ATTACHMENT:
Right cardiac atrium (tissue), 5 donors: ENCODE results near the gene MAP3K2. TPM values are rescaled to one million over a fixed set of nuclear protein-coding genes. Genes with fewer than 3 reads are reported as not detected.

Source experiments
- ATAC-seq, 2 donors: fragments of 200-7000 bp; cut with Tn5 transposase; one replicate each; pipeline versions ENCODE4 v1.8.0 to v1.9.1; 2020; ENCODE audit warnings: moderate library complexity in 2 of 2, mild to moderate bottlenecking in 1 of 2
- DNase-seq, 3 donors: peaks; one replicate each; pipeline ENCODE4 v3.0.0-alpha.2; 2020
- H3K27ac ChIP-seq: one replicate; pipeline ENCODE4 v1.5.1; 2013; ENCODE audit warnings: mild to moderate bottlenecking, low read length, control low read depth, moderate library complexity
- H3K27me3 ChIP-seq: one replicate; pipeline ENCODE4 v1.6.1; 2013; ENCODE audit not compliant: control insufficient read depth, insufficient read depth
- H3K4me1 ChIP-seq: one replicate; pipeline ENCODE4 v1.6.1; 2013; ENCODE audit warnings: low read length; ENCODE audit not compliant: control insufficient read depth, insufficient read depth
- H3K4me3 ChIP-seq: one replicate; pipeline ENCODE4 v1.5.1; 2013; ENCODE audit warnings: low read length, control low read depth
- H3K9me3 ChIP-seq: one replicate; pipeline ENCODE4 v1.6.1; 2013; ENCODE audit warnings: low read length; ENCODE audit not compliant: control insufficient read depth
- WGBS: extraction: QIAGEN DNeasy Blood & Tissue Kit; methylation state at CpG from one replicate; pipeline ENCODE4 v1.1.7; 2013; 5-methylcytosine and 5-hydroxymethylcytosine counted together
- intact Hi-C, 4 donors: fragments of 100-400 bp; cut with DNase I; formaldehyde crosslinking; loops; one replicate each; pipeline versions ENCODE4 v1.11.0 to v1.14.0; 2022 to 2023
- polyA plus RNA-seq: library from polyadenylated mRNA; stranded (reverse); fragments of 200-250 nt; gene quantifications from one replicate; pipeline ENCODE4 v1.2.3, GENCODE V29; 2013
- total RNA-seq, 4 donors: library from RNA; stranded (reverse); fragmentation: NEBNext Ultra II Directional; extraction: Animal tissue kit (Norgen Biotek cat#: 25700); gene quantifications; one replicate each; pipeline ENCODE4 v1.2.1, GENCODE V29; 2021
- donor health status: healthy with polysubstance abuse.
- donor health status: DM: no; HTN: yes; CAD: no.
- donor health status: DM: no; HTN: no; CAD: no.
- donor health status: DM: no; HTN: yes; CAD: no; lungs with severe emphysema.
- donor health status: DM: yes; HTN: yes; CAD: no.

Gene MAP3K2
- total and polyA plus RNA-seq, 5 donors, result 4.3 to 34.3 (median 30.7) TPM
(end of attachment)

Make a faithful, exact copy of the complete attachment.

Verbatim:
Right cardiac atrium (tissue), 5 donors: ENCODE results near the gene MAP3K2. TPM values are rescaled to one million over a fixed set of nuclear protein-coding genes. Genes with fewer than 3 reads are reported as not detected.

Source experiments
- ATAC-seq, 2 donors: fragments of 200-7000 bp; cut with Tn5 transposase; one replicate each; pipeline versions ENCODE4 v1.8.0 to v1.9.1; 2020; ENCODE audit warnings: moderate library complexity in 2 of 2, mild to moderate bottlenecking in 1 of 2
- DNase-seq, 3 donors: peaks; one replicate each; pipeline ENCODE4 v3.0.0-alpha.2; 2020
- H3K27ac ChIP-seq: one replicate; pipeline ENCODE4 v1.5.1; 2013; ENCODE audit warnings: mild to moderate bottlenecking, low read length, control low read depth, moderate library complexity
- H3K27me3 ChIP-seq: one replicate; pipeline ENCODE4 v1.6.1; 2013; ENCODE audit not compliant: control insufficient read depth, insufficient read depth
- H3K4me1 ChIP-seq: one replicate; pipeline ENCODE4 v1.6.1; 2013; ENCODE audit warnings: low read length; ENCODE audit not compliant: control insufficient read depth, insufficient read depth
- H3K4me3 ChIP-seq: one replicate; pipeline ENCODE4 v1.5.1; 2013; ENCODE audit warnings: low read length, control low read depth
- H3K9me3 ChIP-seq: one replicate; pipeline ENCODE4 v1.6.1; 2013; ENCODE audit warnings: low read length; ENCODE audit not compliant: control insufficient read depth
- WGBS: extraction: QIAGEN DNeasy Blood & Tissue Kit; methylation state at CpG from one replicate; pipeline ENCODE4 v1.1.7; 2013; 5-methylcytosine and 5-hydroxymethylcytosine counted together
- intact Hi-C, 4 donors: fragments of 100-400 bp; cut with DNase I; formaldehyde crosslinking; loops; one replicate each; pipeline versions ENCODE4 v1.11.0 to v1.14.0; 2022 to 2023
- polyA plus RNA-seq: library from polyadenylated mRNA; stranded (reverse); fragments of 200-250 nt; gene quantifications from one replicate; pipeline ENCODE4 v1.2.3, GENCODE V29; 2013
- total RNA-seq, 4 donors: library from RNA; stranded (reverse); fragmentation: NEBNext Ultra II Directional; extraction: Animal tissue kit (Norgen Biotek cat#: 25700); gene quantifications; one replicate each; pipeline ENCODE4 v1.2.1, GENCODE V29; 2021
- donor health status: healthy with polysubstance abuse.
- donor health status: DM: no; HTN: yes; CAD: no.
- donor health status: DM: no; HTN: no; CAD: no.
- donor health status: DM: no; HTN: yes; CAD: no; lungs with severe emphysema.
- donor health status: DM: yes; HTN: yes; CAD: no.

Gene MAP3K2
- total and polyA plus RNA-seq, 5 donors, result 4.3 to 34.3 (median 30.7) TPM